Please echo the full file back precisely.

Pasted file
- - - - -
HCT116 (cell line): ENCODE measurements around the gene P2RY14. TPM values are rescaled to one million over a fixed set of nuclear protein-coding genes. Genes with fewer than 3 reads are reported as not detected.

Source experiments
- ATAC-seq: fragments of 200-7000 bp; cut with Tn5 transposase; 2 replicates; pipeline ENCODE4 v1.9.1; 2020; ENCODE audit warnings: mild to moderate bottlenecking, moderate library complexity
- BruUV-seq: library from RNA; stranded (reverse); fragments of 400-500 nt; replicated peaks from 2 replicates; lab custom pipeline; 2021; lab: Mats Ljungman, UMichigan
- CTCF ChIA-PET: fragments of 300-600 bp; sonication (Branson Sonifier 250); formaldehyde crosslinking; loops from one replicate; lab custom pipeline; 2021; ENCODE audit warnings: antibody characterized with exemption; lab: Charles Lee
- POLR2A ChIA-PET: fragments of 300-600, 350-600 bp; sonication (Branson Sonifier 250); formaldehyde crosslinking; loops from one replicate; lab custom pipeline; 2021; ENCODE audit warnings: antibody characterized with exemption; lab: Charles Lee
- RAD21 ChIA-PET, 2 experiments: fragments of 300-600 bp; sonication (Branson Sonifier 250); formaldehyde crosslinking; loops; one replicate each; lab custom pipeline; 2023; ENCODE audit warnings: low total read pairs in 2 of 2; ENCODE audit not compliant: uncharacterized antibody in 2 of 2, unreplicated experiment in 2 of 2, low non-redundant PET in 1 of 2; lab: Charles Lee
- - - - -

HCT116 (cell line): ENCODE measurements around the gene P2RY14. TPM values are rescaled to one million over a fixed set of nuclear protein-coding genes. Genes with fewer than 3 reads are reported as not detected.

Source experiments
- ATAC-seq: fragments of 200-7000 bp; cut with Tn5 transposase; 2 replicates; pipeline ENCODE4 v1.9.1; 2020; ENCODE audit warnings: mild to moderate bottlenecking, moderate library complexity
- BruUV-seq: library from RNA; stranded (reverse); fragments of 400-500 nt; replicated peaks from 2 replicates; lab custom pipeline; 2021; lab: Mats Ljungman, UMichigan
- CTCF ChIA-PET: fragments of 300-600 bp; sonication (Branson Sonifier 250); formaldehyde crosslinking; loops from one replicate; lab custom pipeline; 2021; ENCODE audit warnings: antibody characterized with exemption; lab: Charles Lee
- POLR2A ChIA-PET: fragments of 300-600, 350-600 bp; sonication (Branson Sonifier 250); formaldehyde crosslinking; loops from one replicate; lab custom pipeline; 2021; ENCODE audit warnings: antibody characterized with exemption; lab: Charles Lee
- RAD21 ChIA-PET, 2 experiments: fragments of 300-600 bp; sonication (Branson Sonifier 250); formaldehyde crosslinking; loops; one replicate each; lab custom pipeline; 2023; ENCODE audit warnings: low total read pairs in 2 of 2; ENCODE audit not compliant: uncharacterized antibody in 2 of 2, unreplicated experiment in 2 of 2, low non-redundant PET in 1 of 2; lab: Charles Lee